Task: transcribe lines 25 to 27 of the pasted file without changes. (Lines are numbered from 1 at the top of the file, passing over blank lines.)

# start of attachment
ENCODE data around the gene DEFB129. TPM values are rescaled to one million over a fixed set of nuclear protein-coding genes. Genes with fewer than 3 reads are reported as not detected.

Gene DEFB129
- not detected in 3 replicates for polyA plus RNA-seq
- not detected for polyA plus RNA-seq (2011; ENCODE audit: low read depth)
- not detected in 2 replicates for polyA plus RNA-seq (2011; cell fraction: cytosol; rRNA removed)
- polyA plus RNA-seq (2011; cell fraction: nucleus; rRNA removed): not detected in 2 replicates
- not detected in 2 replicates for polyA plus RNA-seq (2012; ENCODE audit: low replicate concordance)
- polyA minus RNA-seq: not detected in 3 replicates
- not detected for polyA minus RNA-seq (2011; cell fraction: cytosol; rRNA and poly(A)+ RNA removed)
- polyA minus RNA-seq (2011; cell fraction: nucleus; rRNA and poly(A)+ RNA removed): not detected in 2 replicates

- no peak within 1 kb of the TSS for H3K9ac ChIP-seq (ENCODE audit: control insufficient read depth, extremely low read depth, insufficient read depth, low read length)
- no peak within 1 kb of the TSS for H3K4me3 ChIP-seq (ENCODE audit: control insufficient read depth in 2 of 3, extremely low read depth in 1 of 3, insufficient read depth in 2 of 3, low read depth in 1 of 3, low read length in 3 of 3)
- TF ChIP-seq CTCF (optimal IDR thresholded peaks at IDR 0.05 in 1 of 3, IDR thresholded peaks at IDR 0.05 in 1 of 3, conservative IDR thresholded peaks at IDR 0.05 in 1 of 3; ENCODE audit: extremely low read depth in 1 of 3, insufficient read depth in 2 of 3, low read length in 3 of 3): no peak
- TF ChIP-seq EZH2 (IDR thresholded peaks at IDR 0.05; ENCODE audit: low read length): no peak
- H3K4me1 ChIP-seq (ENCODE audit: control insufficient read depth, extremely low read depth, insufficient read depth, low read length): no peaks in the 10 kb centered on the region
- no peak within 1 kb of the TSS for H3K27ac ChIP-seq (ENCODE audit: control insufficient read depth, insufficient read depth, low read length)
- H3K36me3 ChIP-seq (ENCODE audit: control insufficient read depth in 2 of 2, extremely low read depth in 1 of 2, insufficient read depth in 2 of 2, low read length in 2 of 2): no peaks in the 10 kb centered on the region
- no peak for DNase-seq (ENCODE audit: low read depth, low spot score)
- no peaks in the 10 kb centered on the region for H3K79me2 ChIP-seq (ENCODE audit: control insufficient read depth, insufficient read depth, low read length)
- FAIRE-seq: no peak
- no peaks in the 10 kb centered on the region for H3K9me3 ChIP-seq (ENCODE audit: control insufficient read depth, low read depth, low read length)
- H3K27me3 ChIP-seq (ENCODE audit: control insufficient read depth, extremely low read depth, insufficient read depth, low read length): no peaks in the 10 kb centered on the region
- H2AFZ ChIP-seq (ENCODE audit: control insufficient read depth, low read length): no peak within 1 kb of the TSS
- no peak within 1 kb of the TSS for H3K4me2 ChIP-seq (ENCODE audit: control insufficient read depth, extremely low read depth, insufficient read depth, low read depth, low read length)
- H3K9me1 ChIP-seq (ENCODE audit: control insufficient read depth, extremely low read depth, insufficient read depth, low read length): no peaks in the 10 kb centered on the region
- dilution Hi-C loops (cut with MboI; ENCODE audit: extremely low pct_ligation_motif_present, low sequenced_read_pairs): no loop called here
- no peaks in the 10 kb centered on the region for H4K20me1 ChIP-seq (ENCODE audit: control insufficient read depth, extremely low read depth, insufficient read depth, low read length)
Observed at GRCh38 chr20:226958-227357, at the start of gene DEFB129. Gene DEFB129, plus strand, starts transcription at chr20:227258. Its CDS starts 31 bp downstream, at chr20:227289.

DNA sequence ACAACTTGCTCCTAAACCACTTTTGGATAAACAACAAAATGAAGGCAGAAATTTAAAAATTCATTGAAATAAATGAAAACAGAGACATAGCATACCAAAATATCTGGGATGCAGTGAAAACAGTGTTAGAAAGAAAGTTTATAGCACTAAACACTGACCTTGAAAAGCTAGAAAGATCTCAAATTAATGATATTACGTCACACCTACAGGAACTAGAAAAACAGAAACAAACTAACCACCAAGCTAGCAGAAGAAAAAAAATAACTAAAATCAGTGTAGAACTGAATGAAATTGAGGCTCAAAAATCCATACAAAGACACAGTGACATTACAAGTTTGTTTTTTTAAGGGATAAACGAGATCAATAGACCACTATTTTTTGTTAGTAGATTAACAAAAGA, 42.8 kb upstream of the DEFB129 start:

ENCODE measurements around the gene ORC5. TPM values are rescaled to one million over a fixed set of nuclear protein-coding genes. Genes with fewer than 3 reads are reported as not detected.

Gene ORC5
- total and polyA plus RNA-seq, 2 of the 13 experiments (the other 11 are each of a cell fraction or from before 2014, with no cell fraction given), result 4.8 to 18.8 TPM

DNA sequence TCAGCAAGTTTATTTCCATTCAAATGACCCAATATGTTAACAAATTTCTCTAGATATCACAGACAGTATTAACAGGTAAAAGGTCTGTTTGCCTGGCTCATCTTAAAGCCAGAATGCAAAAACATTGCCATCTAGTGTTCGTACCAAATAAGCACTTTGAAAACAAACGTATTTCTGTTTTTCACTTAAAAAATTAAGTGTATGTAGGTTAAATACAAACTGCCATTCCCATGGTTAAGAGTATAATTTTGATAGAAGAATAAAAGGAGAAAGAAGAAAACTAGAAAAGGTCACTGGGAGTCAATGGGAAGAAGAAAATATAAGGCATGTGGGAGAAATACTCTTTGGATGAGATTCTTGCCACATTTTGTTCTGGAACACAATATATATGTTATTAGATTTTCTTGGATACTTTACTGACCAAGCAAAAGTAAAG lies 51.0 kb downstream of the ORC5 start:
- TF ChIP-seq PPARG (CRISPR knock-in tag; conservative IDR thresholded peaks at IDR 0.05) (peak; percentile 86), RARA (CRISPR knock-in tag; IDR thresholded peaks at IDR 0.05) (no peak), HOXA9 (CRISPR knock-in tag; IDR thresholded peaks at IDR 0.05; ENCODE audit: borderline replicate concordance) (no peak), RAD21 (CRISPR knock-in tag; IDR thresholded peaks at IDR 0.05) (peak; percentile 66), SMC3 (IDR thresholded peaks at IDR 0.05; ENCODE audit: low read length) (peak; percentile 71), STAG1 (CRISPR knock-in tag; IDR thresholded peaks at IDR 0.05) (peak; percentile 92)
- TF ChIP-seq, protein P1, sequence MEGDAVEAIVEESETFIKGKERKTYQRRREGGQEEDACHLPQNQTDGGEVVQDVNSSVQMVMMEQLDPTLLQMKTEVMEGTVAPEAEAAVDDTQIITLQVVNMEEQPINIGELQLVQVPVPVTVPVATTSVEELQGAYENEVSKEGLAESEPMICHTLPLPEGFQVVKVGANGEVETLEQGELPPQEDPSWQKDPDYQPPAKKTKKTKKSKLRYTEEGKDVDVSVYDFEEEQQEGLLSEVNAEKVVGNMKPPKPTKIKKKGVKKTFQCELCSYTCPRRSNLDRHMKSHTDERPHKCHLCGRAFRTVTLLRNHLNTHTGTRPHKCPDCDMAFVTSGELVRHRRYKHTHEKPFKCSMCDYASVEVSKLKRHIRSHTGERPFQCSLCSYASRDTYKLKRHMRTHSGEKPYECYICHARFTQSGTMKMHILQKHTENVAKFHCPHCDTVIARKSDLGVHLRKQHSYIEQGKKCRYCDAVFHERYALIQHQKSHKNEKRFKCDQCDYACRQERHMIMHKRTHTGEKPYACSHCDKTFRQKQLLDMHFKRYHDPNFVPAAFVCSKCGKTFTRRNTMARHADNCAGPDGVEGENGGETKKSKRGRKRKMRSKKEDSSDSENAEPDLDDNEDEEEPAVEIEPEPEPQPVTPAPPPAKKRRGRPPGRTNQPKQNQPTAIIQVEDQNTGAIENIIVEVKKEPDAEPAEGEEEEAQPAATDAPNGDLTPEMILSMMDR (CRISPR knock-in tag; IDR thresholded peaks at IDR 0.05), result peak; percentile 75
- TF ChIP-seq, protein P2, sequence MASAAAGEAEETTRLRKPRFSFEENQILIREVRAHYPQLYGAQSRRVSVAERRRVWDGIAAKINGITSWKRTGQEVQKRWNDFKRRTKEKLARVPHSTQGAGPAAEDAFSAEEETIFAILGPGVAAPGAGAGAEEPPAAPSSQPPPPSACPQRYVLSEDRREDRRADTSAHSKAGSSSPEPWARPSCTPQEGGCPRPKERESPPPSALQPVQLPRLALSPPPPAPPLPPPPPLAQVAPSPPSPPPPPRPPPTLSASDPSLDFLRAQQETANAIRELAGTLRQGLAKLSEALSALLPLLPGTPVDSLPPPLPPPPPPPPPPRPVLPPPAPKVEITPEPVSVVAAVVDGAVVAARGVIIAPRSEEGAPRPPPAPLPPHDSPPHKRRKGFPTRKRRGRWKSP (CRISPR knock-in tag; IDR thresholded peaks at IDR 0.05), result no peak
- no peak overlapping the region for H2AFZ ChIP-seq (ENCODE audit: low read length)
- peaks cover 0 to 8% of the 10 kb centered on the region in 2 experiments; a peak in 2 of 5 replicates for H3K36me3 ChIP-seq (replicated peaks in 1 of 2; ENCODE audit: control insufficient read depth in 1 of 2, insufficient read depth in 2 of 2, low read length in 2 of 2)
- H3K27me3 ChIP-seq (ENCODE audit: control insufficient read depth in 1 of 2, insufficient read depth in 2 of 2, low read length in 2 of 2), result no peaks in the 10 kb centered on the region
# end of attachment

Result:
- H3K9me1 ChIP-seq (ENCODE audit: control insufficient read depth, extremely low read depth, insufficient read depth, low read length): no peaks in the 10 kb centered on the region
- dilution Hi-C loops (cut with MboI; ENCODE audit: extremely low pct_ligation_motif_present, low sequenced_read_pairs): no loop called here
- no peaks in the 10 kb centered on the region for H4K20me1 ChIP-seq (ENCODE audit: control insufficient read depth, extremely low read depth, insufficient read depth, low read length)